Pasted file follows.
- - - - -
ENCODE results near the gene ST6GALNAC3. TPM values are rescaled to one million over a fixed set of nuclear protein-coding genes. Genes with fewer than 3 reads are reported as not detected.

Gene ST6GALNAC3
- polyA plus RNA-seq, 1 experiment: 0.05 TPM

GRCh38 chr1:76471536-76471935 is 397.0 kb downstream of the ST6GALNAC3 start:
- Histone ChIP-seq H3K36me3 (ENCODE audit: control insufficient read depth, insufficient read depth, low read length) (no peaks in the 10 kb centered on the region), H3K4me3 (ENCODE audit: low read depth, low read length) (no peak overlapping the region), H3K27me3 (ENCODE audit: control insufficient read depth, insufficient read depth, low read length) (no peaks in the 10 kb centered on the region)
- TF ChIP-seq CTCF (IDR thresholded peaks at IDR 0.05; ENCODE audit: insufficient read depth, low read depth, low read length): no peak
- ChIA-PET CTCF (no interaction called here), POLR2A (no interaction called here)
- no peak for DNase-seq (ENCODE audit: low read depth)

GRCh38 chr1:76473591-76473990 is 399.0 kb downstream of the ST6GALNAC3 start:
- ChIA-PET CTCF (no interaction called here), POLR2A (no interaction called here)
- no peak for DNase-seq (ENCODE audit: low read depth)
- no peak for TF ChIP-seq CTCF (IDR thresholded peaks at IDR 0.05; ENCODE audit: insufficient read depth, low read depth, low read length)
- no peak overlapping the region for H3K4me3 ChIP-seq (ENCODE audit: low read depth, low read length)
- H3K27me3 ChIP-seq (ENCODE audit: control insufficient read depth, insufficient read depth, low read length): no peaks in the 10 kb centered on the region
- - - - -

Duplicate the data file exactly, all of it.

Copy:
ENCODE results near the gene ST6GALNAC3. TPM values are rescaled to one million over a fixed set of nuclear protein-coding genes. Genes with fewer than 3 reads are reported as not detected.

Gene ST6GALNAC3
- polyA plus RNA-seq, 1 experiment: 0.05 TPM

GRCh38 chr1:76471536-76471935 is 397.0 kb downstream of the ST6GALNAC3 start:
- Histone ChIP-seq H3K36me3 (ENCODE audit: control insufficient read depth, insufficient read depth, low read length) (no peaks in the 10 kb centered on the region), H3K4me3 (ENCODE audit: low read depth, low read length) (no peak overlapping the region), H3K27me3 (ENCODE audit: control insufficient read depth, insufficient read depth, low read length) (no peaks in the 10 kb centered on the region)
- TF ChIP-seq CTCF (IDR thresholded peaks at IDR 0.05; ENCODE audit: insufficient read depth, low read depth, low read length): no peak
- ChIA-PET CTCF (no interaction called here), POLR2A (no interaction called here)
- no peak for DNase-seq (ENCODE audit: low read depth)

GRCh38 chr1:76473591-76473990 is 399.0 kb downstream of the ST6GALNAC3 start:
- ChIA-PET CTCF (no interaction called here), POLR2A (no interaction called here)
- no peak for DNase-seq (ENCODE audit: low read depth)
- no peak for TF ChIP-seq CTCF (IDR thresholded peaks at IDR 0.05; ENCODE audit: insufficient read depth, low read depth, low read length)
- no peak overlapping the region for H3K4me3 ChIP-seq (ENCODE audit: low read depth, low read length)
- H3K27me3 ChIP-seq (ENCODE audit: control insufficient read depth, insufficient read depth, low read length): no peaks in the 10 kb centered on the region